Blog: UK sustainability regulation must get tougher – ESG Clarity

The UK needs a much tougher system of financial regulation to meet the Paris climate goals with revised fund labels, full Financial Conduct Authority (FCA) regulation of rating agencies and a climate-data based system for companies, markets and funds, as part of a comprehensive change in approach.

At the Financial Inclusion Centre we recently published a report, Time for action: the Devil is in the policy detail – Will financial regulation support a move to a net zero financial system?, which concludes that existing and planned regulations won’t be enough to align financial market behaviours with the UK’s statutory climate goals.

It argues that current regulatory plans could leave investors confused with a risk of greenwashing and ‘impact-washing’, while stymying ambitions for the UK to become a leading green finance centre.

Therefore, the FCA should carry out a review of current sustainability and ESG marketing to understand where asset managers are complying with or breaching existing requirements to be clear, fair and not misleading.

As part of this review, the FCA needs to understand why there is so much divergence between rating agencies when it comes to rating ESG and sustainable funds and securities.

More broadly, UK financial institutions continue to finance, at scale, corporate and sovereign entities that cause serious harm to the environment and voluntary disclosure will not drive sufficient changes.


In terms of disclosure, the Task Force on Climate-related Financial Disclosures, the Sustainability Disclosure Requirements, and the FCA’s sustainable investment labels are too reliant on narrative-based reporting. Investors need independently verified hard data, overseen by regulators, to measure the climate harm caused by economic entities and financial institutions, and to measure progress against agreed climate goals.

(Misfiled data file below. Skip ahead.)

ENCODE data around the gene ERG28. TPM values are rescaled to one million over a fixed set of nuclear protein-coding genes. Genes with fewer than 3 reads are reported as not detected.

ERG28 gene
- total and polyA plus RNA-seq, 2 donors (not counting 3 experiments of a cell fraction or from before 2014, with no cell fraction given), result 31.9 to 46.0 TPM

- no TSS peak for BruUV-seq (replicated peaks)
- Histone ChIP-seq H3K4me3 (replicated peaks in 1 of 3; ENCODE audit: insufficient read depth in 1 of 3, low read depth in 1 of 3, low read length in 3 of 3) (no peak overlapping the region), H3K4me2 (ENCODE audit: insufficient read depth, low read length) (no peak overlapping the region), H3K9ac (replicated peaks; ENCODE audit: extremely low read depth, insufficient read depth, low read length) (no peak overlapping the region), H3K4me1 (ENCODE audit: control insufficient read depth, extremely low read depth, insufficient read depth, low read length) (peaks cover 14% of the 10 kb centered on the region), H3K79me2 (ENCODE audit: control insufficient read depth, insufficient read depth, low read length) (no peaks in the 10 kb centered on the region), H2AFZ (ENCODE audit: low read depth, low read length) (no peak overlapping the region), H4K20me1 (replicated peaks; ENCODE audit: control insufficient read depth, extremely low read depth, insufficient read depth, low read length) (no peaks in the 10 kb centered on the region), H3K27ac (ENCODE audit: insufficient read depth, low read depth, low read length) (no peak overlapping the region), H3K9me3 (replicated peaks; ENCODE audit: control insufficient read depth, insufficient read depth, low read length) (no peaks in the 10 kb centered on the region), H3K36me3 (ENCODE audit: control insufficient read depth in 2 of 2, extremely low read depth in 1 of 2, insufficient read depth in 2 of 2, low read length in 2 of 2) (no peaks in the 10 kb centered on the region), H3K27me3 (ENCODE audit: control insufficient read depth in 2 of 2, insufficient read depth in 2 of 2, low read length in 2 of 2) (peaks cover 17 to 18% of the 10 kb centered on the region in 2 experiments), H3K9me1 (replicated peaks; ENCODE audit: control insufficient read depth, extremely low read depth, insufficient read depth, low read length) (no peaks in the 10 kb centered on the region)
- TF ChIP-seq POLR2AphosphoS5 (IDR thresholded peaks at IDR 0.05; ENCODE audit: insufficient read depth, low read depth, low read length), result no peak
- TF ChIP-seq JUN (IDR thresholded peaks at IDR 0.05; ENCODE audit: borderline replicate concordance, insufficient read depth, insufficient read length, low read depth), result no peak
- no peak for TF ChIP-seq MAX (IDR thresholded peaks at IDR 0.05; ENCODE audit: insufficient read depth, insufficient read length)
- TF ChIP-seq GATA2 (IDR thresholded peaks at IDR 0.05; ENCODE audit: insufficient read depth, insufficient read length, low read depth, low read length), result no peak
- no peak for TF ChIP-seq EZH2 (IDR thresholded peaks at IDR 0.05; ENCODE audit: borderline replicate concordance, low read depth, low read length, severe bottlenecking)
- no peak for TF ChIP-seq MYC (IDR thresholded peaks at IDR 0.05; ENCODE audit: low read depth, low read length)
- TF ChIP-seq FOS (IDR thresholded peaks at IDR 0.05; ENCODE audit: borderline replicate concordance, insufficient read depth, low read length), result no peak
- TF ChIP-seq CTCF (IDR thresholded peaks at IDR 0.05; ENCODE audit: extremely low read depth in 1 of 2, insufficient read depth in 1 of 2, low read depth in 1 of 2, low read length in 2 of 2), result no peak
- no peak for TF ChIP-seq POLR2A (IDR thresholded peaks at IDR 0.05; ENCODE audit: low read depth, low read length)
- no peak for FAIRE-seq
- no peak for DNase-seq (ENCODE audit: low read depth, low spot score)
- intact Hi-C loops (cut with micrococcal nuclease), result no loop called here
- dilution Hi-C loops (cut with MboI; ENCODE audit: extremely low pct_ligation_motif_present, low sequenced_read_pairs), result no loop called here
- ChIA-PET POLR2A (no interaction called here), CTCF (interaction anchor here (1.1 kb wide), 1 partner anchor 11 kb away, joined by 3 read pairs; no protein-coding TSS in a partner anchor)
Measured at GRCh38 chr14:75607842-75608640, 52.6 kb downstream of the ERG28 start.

The UK remains a long way from having comprehensive, trustworthy data or a rating system that would allow investors and advisers to fully scrutinise asset managers’ assertions and actions while delay to the UK green taxonomy adds to retail and institutional investor confusion.

The report argues the FCA’s sustainable label proposals are flawed and won’t prevent green or social impact-washing.

The planned regime conflates green and social impact goals and does not create a robust rating system, which would expose the degree to which funds invest in climate damaging economic activities. Fund firms will be able to ‘mark their own homework’ on compliance while the social impact label is too vague and the usual return seeking investments could easily be rebranded as social impact.

The labels should clearly differentiate between funds with green and social impact goals and require independently verified green ratings based on degrees of compliance with climate goals. Funds with poor green ratings should carry a clear environment health warning while any social impact label should be reserved for funds that forgo market returns.

Without firmer rules, asset managers have an incentive to select the least onerous ratings providers, which will be unfair on their more rigorous peers, financial advisers and end investors.

The government should give the FCA the power to regulate ratings providers as swiftly as possible while the planned voluntary code, devised by an industry-dominated working group, will not build sufficient investor confidence.

Equal footing

The report also demands a radical change in mindset and approach: protecting the environment should be given equal status with other financial regulatory objectives.

Other significant measures include the creation of an Environmental Harm Register with details on emissions generated by publicly listed and larger private companies, and sovereign state agencies.

Financial regulators should also produce a baseline audit of the environmental harm caused by the major financial sectors and establish a public register of environment-critical financial institutions with agreed and published de-risking plans.

Prudential regulators should deploy tools to deter banks, shadow banks, insurers, and defined benefit pension schemes from financing climate harm while defined contribution pensions should publish and seek member approval for climate derisking plans.

In time, sanctions should be applied to firms that continue to finance economic entities on an Environment Sanctions List.

Finally, to address the quality of data provided by listed companies, the Financial Reporting Council should require corporates to produce audited data on emissions generated and alignment with the UK green taxonomy when finalised. Auditors should qualify company reports if they are unable to support conclusions on environmental risks.

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